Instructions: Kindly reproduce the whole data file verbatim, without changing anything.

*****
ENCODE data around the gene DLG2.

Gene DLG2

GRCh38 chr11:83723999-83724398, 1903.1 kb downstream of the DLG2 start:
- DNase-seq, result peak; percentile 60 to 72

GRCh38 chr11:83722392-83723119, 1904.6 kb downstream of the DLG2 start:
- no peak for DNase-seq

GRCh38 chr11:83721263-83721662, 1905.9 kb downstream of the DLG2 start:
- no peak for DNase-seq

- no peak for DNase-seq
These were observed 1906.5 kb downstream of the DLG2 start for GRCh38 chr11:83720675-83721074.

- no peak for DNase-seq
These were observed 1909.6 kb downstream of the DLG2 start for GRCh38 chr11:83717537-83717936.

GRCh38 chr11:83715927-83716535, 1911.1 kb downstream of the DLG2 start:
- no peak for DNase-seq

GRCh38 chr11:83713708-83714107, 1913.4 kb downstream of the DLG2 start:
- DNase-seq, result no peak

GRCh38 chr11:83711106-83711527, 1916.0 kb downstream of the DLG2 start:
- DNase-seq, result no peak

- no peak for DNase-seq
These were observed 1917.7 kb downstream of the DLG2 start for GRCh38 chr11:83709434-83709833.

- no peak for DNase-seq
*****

ENCODE data around the gene DLG2.

Gene DLG2

GRCh38 chr11:83723999-83724398, 1903.1 kb downstream of the DLG2 start:
- DNase-seq, result peak; percentile 60 to 72

GRCh38 chr11:83722392-83723119, 1904.6 kb downstream of the DLG2 start:
- no peak for DNase-seq

GRCh38 chr11:83721263-83721662, 1905.9 kb downstream of the DLG2 start:
- no peak for DNase-seq

- no peak for DNase-seq
These were observed 1906.5 kb downstream of the DLG2 start for GRCh38 chr11:83720675-83721074.

- no peak for DNase-seq
These were observed 1909.6 kb downstream of the DLG2 start for GRCh38 chr11:83717537-83717936.

GRCh38 chr11:83715927-83716535, 1911.1 kb downstream of the DLG2 start:
- no peak for DNase-seq

GRCh38 chr11:83713708-83714107, 1913.4 kb downstream of the DLG2 start:
- DNase-seq, result no peak

GRCh38 chr11:83711106-83711527, 1916.0 kb downstream of the DLG2 start:
- DNase-seq, result no peak

- no peak for DNase-seq
These were observed 1917.7 kb downstream of the DLG2 start for GRCh38 chr11:83709434-83709833.

- no peak for DNase-seq